Steel ASTM A653 Hot-Dip Zinc-Coated Steel Coil CNBM

Ref Price:
Loading Port:
Tianjin
Payment Terms:
TT OR LC
Min Order Qty:
20 m.t.
Supply Capability:
3000 m.t./month

OKorder Service Pledge

Quality Product

Order On-line Tracking

Timely Delivery

OKorder Service Pledge

Credit Rating

Credit Services

Credit Purchasing

Share to:

Product Description:

Quick Details

  • Standard: ASTM

  • Grade: FS Type A and B

  • Type: Steel Coil

  • Surface Treatment: Galvanized

  • Application: Forming steel

  • Width: 600-1534mm

  • Length: Coil

Packaging & Delivery

Packaging Details:Oscillated wound: one coil per bundle, inner is the protecting humidity-proof wax paper. Medium is plastic film. Outer is sackcloth or compound paper packing. Coil to be laid on single type pallet (one pile per pallet)
Delivery Detail:Depends on specification and order quanity.

Specifications:

(1) Regular spangle, minimized spangle and skin-pass. 
(2) Chromate and Chromate-free passivation. 
(3) Oiled and unoiled. 

 Feature:

(1) Type of zinc coating finish: regular spangle, minimized spangle and skin-pass.  
(2) Types of surface qualities: as coated surface, improved surface and best quality surface.
(3) Surface treatment: chemically passivated, chromate-free passivation, phosphate, anti-finger print, phosphateand, self lubricating film, and untreated.

ainting structure

Top surface

Bottom surface


Primer coating

No coating

1/0

Primer coating

Primer coating

1/1

Primer coating + Finish coating

No coating

2/0

Primer coating + Finish coating

Primer coating or single back coating

2/1

Primer coating + Finish coating

Primer coating + Finish back coating

2/2

What is the application of Steel Coil?

There are two sides,one is out side: Workshop, agricultural warehouse, residential precast unit, corrugated roof, roller shutter door, rainwater drainage pipe, retailer booth;the other is inside: Door, doorcase, light steel roof structure, folding screen, elevator, stairway, vent gutter.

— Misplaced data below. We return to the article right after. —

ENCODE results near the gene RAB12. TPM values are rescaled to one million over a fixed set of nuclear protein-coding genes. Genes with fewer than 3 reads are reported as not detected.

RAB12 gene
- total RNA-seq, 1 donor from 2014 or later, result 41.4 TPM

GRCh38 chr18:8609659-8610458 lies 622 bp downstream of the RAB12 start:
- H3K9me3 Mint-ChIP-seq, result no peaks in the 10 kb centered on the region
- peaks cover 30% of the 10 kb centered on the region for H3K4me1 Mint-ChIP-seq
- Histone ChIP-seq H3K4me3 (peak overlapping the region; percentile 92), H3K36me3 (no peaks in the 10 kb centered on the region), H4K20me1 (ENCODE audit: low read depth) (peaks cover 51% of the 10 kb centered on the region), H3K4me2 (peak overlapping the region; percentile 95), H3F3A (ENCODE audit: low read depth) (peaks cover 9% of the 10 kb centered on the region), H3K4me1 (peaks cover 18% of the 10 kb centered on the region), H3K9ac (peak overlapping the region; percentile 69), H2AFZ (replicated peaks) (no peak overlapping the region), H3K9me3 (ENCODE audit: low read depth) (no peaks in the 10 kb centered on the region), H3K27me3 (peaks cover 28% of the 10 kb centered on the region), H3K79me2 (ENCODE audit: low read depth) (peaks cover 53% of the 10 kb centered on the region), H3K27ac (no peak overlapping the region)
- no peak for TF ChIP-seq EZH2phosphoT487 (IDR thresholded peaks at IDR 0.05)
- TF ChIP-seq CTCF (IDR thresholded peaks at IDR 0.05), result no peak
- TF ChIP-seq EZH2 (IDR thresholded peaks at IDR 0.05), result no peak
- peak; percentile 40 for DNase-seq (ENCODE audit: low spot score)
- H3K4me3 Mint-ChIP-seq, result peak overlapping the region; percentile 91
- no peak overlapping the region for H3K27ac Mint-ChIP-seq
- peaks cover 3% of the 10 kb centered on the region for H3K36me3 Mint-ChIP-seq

Steel ASTM A653 Hot-Dip Zinc-Coated Steel Coil  CNBM


Send a message to us:

Remaining: 4000 characters

- Self introduction

- Required specifications

- Inquire about price/MOQ

Q:What are the characteristics of hot-rolled steel coils and cold rolled steel coils? What loading and unloading tools should be used? What items should be paid attention to?
When placing materials to roll on both sides of the main pad wood pallets, prevent rolling back and forth. In addition the floor should be thickened, cannot have uneven or debris, because the line of steel coils when gravity concentrated in contact with the ground floor, there is a fracture easily, debris, easy to leave the indentation in the steel roll.
Q:Is carbon steel a type of alloy?
Carbon steels are alloys. This is evident in the carbon-iron phase diagram:
Q:WHY Is diamond stronger than steel?
Diamonds okorder.com
Q:WHAT IS CR-NI STEEL ?
chromium nickle steel aka stainless steel exact amount of chrome and nickle will determine type/grade numbers Check the google for steel type/grade Never head of aircraft grade, however,, there is marine grade - normally baltic birch with waterproof glue and no defects i.e. knots, etc. Very strong (also quite expensive) but worth it for the correct applications
Q:is CS material is comes under Mild steel? any difference?
CS is a noxious gas that I have tasted. If it is spec mild steel then do so.
Q:Steel and Graphite shafts?